• Breathtaking autumn colors in Bering Land Bridge National Preserve

    Bering Land Bridge

    National Preserve Alaska

Ice-Age Survivors

A muskox lays on the tundra in the sunset

Muskox lounging on the tundra

NPS Photo

Muskox (Ovibos Moschatus)

The survival story of muskox could not have been penned without the aid of modern men. Muskox are believed to have migrated into North America anywhere from 200,000 to 90,000 years ago during the Pleistocene epoch. These mammals survived in the tundra until nearly 100 years ago when they quietly slipped into extinction from northern Alaska, only to be reintroduced in the 1970s.

Known to Alaskan Inupiat Eskimos as "omingmak" (the bearded one), muskox are well insulated with a wool known as "qiviut," which is hidden under their dark, shaggy coats. The main diet of the roaming muskox consists of dried sedges and grasses.

Muskox are a part of the Alaskan subsistence lifestyle and locals still use their hides and qiviut for making yarn and eat their meat.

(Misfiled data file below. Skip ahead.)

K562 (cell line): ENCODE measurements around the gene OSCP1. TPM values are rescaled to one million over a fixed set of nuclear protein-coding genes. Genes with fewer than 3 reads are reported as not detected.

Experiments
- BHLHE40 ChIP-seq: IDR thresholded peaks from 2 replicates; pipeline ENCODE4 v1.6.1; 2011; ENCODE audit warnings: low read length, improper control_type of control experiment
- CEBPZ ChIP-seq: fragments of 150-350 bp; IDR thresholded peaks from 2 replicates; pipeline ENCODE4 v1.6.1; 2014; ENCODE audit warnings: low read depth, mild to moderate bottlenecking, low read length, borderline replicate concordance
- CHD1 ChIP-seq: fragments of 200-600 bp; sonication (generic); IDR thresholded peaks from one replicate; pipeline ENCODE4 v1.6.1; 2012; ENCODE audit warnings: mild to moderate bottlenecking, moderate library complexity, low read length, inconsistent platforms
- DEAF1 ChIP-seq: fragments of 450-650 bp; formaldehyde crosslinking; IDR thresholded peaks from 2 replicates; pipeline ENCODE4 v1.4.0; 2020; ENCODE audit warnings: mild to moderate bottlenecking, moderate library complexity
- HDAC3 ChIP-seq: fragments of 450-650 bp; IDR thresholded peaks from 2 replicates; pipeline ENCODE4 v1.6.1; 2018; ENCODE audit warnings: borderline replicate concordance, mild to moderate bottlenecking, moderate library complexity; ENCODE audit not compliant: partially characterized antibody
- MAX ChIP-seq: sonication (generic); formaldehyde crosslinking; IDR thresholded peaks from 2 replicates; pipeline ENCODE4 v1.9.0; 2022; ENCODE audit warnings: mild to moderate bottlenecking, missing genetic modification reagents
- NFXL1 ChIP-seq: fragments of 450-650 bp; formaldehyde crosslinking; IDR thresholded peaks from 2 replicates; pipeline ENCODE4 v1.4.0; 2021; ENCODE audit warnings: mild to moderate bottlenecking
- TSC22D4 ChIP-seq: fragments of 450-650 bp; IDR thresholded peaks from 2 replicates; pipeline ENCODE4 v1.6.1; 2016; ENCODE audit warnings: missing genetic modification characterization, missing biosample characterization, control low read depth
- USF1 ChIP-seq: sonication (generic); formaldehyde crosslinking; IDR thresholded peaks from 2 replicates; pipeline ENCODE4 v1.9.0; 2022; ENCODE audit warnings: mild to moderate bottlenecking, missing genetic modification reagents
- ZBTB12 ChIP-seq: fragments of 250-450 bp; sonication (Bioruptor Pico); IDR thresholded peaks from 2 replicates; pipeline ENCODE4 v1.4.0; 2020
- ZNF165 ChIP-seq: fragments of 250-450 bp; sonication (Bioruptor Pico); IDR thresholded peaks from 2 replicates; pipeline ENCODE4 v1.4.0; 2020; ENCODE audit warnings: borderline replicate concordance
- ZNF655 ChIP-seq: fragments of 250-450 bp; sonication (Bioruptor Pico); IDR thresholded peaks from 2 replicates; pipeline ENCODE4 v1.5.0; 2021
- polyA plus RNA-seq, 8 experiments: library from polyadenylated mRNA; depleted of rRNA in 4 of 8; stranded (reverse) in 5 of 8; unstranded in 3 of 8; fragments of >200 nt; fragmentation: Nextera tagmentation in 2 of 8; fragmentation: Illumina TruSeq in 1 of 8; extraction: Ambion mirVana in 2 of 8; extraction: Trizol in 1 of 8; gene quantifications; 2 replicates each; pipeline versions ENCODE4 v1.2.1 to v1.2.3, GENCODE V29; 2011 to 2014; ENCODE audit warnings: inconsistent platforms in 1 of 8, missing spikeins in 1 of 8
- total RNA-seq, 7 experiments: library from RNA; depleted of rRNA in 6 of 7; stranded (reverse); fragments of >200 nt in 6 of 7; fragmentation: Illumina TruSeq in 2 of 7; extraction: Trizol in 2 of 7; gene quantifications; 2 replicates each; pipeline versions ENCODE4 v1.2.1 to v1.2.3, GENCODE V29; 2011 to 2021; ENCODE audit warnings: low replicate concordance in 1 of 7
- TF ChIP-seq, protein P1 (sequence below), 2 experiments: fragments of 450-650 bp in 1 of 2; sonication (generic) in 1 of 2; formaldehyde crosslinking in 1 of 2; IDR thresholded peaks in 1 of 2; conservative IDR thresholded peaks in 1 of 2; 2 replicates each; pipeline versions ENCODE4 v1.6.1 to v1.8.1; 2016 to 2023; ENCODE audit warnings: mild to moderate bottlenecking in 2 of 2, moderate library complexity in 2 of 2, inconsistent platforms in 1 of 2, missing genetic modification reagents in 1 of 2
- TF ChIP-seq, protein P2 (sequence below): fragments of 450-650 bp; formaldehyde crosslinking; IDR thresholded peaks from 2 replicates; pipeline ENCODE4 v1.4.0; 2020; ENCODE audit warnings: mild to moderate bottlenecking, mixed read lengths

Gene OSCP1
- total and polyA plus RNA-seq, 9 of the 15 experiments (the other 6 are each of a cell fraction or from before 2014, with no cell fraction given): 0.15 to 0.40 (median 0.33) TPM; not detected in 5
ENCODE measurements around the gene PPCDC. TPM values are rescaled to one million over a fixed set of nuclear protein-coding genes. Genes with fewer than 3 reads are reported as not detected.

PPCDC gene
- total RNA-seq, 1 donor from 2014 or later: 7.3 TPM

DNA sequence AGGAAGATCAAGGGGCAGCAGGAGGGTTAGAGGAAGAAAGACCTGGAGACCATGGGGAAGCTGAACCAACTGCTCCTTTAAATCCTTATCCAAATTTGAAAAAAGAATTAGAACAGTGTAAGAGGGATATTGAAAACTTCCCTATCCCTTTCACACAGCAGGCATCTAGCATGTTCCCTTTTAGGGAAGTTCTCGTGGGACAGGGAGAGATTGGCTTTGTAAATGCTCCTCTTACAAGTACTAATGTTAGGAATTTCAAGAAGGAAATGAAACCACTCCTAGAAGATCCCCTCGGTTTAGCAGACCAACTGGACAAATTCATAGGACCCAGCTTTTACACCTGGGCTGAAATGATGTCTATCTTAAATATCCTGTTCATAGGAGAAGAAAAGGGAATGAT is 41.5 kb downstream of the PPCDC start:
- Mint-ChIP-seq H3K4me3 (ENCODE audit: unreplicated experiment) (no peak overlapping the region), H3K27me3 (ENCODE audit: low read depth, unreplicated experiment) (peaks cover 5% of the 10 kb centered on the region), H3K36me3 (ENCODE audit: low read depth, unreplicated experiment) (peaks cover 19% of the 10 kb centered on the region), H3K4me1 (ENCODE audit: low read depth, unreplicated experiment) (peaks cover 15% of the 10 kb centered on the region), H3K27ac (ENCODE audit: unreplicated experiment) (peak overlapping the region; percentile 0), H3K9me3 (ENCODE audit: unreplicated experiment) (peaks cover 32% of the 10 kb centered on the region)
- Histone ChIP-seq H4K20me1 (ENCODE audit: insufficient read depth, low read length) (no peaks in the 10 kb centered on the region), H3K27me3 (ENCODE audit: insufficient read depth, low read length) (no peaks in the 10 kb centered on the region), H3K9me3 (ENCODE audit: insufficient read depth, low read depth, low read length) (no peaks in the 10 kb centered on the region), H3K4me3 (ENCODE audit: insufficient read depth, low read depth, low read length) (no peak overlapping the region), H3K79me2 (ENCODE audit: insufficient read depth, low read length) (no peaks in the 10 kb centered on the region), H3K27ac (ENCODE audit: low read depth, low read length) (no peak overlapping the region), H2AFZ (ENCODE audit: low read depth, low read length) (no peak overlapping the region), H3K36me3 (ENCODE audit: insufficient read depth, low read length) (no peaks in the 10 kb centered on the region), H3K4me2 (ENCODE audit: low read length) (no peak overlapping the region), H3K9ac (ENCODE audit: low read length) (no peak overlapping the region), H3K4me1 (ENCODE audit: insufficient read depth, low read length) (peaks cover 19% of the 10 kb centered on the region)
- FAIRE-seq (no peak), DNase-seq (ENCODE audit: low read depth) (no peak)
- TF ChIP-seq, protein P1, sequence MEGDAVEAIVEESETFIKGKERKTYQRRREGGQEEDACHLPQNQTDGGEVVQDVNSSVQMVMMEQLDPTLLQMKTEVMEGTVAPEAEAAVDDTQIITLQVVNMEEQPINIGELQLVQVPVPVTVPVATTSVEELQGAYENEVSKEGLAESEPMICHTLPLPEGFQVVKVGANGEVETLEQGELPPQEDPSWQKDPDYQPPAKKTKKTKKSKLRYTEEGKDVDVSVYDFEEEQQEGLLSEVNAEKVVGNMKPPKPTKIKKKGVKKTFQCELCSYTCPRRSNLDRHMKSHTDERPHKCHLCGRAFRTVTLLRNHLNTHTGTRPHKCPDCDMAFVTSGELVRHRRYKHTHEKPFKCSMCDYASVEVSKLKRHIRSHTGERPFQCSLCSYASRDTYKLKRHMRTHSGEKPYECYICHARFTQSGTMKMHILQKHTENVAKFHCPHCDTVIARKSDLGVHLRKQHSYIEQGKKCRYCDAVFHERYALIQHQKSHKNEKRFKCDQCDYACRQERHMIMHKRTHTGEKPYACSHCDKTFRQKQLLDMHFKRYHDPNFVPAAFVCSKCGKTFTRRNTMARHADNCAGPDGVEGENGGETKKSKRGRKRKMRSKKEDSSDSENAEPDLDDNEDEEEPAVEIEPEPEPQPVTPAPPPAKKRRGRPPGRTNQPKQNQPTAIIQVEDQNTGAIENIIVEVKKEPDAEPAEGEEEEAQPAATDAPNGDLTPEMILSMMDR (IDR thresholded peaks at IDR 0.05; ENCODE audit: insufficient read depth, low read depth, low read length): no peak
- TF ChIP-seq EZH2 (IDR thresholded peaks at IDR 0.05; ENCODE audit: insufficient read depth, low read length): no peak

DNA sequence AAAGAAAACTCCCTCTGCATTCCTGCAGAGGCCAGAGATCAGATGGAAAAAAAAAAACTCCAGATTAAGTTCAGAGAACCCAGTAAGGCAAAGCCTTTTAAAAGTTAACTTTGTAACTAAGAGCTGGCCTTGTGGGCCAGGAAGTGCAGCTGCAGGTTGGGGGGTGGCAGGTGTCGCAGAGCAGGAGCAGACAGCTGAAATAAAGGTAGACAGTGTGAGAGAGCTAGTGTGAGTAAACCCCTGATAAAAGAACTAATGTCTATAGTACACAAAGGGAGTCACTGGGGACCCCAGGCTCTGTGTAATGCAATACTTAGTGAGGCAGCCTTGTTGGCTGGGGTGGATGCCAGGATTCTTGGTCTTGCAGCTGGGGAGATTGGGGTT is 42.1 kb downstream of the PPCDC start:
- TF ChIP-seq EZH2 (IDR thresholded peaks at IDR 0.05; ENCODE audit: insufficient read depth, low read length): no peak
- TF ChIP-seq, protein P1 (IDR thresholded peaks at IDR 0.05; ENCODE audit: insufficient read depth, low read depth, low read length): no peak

Muskox are characterized by their short legs, shaggy coats, bison-like appearance, and their parted, curving horns. Their main predators are wolves and humans and they are known for their defensive strategy of forming a ring against attackers.

 
Three caribou walk downhill on the green grassy tundra

Caribou shedding its velvet

NPS Photo

Caribou (Rangifer Tarandus)

Caribou originated 65-2 million years ago in South America and are one of the few surviving ice-age animals in the arctic. Their ancient antlers can be found in the sediment of the Pleistocene time, swirled in with the remains of other prehistoric life.

Caribou are often compared to reindeer, but natively populated Alaska long before reindeer were introduced.

Since the caribou lead a nomadic lifestyle, the typical diet of these ice-age survivors ranges from easily grazed grasses and low shrubs in the summer to lichen during the harsh winters - a preference that ultimately helped with their survival.

Caribou look similar to elk or medium-sized deer, but their other characteristics consist of long legs, and lean bodies. Their main predators are humans and wolves.

Did You Know?

Two archeologist from the National Park Service digging in test pits in Bering Land Bridge National Preserve

Archeological discoveries on the Bering Land Bridge National Preserve date human inhabitants to 9,000 years ago.